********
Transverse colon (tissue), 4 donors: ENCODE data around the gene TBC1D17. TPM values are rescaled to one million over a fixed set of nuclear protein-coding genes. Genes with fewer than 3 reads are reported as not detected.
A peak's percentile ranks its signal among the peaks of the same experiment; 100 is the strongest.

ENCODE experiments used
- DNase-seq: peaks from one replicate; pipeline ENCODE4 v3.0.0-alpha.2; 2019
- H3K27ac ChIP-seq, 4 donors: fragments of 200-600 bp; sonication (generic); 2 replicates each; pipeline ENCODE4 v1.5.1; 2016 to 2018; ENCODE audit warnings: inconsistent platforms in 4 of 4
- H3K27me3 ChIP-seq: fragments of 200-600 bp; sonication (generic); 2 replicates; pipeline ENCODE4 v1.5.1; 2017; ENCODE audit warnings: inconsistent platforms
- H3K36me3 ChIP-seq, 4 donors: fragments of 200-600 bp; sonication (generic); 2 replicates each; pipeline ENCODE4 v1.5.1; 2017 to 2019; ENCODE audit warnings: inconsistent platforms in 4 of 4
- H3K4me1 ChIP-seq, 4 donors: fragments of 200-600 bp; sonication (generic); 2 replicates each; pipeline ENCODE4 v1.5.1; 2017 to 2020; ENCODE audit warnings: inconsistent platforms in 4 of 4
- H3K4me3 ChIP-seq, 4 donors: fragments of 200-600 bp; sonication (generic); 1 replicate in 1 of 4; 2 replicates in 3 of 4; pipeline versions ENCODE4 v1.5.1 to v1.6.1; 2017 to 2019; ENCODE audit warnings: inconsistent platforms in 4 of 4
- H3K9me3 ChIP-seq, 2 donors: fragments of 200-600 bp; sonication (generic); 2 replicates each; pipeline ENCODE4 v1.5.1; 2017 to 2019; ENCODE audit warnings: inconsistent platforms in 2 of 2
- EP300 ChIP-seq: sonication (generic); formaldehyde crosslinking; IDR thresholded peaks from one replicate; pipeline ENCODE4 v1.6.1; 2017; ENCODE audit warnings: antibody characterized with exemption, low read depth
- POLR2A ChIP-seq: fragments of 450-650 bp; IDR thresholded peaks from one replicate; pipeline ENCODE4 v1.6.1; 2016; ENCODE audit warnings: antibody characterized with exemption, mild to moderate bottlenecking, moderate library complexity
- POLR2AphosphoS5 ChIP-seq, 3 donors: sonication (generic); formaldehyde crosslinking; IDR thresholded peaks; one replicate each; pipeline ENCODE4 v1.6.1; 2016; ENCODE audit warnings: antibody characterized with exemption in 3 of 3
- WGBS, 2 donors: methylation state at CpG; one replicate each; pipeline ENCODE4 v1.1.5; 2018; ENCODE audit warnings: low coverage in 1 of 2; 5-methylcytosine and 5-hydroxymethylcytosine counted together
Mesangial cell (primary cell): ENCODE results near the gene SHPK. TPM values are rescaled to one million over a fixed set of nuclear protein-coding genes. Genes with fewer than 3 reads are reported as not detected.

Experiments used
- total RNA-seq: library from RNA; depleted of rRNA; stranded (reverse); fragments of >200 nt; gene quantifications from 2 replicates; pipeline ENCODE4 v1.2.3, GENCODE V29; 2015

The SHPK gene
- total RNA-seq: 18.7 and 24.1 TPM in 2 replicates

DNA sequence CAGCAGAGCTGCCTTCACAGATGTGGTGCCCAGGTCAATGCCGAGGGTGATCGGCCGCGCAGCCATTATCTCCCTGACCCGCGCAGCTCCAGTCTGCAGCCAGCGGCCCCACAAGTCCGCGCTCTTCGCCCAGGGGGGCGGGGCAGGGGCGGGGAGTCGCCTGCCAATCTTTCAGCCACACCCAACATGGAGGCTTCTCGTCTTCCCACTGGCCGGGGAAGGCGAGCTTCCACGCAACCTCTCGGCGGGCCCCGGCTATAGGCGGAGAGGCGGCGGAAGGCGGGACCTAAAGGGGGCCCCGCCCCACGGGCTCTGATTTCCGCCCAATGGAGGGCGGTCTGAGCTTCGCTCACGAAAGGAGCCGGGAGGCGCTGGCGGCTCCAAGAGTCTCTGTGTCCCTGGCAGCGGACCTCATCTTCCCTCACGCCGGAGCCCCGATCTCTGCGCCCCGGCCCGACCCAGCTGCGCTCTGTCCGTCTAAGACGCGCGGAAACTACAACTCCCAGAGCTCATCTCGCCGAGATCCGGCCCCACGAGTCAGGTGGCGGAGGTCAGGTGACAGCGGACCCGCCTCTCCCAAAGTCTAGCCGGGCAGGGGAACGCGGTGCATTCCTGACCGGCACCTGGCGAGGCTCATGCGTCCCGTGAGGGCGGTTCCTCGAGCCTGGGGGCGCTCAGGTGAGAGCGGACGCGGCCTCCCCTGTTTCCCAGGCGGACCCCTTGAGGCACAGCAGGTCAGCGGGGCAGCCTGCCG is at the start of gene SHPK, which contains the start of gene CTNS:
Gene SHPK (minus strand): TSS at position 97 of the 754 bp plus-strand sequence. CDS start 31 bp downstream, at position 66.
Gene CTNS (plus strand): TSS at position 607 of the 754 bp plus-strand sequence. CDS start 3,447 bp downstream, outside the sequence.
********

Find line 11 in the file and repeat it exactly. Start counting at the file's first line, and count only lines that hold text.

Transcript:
- EP300 ChIP-seq: sonication (generic); formaldehyde crosslinking; IDR thresholded peaks from one replicate; pipeline ENCODE4 v1.6.1; 2017; ENCODE audit warnings: antibody characterized with exemption, low read depth